In April 2015 a law was passed in Ukraine that required all monument from the Communist era to be removed. However, rather than destroy a statue of Lenin on the outskirts of Odessa, local artist Alexander Milov decided to encase it within a titanium façade, creating the world’s first monument to Darth Vader. I made a point to seek it out while there.

It was quite difficult to find, but as soon as I saw the reception desk for the company who own the courtyard where it stands and said “Darth Vader” (I may have done this in a slight Russian accent), a blue camouflaged-clad security guard whisked me through the building to the glorious sight. It was remarkable how the artist managed to blend Lenin’s coat into the ‘Star Wars’ Sith Lord’s famous cape.

Alexander Milov - Darth Vader
Alexander Milov – Darth Vader

Apparently, the statue also offers free WiFi, but I could only connect to a HP printer on the second floor.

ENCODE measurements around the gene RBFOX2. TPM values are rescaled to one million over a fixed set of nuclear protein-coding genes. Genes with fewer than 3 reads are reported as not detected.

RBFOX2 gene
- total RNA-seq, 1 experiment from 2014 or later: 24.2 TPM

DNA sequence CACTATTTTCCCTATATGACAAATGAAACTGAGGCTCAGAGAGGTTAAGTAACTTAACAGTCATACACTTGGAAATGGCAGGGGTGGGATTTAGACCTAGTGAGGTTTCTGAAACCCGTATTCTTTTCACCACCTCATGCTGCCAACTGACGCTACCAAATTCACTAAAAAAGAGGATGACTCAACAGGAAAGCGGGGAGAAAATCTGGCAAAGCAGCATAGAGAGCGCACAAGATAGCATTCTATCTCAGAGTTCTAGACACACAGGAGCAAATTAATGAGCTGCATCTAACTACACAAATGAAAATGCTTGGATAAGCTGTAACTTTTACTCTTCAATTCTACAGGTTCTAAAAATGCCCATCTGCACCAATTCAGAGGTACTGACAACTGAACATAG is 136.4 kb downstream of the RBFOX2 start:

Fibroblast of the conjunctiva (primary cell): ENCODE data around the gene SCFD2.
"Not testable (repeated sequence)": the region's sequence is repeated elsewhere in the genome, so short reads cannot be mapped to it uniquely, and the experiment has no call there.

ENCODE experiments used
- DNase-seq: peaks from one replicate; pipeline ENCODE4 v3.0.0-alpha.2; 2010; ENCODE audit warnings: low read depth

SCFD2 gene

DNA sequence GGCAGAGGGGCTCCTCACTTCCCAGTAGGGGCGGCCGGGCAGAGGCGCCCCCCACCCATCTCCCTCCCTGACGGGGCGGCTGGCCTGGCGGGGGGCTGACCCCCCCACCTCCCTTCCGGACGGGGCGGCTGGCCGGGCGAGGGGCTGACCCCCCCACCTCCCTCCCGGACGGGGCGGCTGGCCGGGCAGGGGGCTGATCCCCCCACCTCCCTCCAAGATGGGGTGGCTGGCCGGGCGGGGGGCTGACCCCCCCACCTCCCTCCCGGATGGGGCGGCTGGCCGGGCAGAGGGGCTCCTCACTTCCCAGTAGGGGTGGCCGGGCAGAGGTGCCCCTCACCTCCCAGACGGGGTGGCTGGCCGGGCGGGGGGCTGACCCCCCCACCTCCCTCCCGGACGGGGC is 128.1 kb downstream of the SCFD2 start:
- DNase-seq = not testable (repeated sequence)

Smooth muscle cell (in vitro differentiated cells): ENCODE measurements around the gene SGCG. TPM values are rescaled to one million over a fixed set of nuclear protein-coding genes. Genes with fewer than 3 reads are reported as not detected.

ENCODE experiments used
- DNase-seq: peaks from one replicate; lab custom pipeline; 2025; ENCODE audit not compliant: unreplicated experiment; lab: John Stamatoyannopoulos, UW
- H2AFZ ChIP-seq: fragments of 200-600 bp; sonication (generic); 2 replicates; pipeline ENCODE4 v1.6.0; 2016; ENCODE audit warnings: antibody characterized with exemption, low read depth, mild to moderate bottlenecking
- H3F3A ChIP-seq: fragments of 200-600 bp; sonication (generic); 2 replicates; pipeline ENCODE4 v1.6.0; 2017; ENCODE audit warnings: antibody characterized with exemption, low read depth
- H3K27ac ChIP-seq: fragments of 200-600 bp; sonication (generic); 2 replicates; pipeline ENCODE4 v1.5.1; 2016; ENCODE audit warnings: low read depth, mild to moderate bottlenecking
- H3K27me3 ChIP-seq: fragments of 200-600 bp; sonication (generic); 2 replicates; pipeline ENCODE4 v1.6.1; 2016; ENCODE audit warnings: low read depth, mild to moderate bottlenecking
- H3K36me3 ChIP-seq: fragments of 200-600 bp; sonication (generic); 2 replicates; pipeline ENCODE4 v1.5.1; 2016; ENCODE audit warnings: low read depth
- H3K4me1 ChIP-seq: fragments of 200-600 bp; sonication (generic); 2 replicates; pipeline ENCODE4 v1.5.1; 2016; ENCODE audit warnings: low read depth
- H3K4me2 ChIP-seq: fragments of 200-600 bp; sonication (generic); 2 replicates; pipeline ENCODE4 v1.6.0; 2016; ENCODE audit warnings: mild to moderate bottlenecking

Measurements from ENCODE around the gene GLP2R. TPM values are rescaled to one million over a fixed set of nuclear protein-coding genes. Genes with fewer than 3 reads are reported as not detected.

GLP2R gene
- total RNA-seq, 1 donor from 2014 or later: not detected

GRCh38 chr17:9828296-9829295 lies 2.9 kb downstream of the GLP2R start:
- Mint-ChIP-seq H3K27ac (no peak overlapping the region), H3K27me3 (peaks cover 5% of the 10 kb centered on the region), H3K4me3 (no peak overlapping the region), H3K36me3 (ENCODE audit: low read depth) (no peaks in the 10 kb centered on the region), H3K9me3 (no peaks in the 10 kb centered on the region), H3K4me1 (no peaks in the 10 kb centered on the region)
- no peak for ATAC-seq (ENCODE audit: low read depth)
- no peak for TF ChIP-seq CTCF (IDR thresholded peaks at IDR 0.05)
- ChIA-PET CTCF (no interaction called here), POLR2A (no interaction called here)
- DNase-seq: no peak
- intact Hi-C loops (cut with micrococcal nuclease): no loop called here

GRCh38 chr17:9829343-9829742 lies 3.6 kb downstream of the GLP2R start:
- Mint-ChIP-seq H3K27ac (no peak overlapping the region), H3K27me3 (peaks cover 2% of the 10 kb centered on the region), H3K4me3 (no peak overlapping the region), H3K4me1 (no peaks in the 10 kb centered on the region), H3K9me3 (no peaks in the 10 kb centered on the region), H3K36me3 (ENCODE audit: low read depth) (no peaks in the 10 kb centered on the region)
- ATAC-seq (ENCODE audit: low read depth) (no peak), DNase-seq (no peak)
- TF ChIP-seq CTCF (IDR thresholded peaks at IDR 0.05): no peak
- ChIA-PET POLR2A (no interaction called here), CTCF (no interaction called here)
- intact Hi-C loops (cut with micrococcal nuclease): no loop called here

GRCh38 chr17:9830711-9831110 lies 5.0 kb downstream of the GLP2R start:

Travel Facts and Tips

  • Odessa is a great city to visit at any time of the year, with moderate winters and pleasant summers.
  • There are no direct flights to Odessa from the UK, but Ukraine International Airlines and LOT Polish Airlines offer one-stop connections via their hubs from London, or you can fly via Istanbul on Turkish Airlines from Birmingham Airport.
  • Ukraine’s ‘hryvnia’ (UAH) is a closed currency, so you can only exchange money once you arrive.
  • Bargain hunters should head to Seventh-Kilometer Market – thought to be Europe’s largest. Closer to the city centre, Starokonny and Privoz Markets are also a must for shopaholics.
  • Odessa was named after the ancient Greek city of Odessos, which was mistakenly believed to have been located here, although the city was the site of a large Greek settlement not later than the middle of the 6th century BC.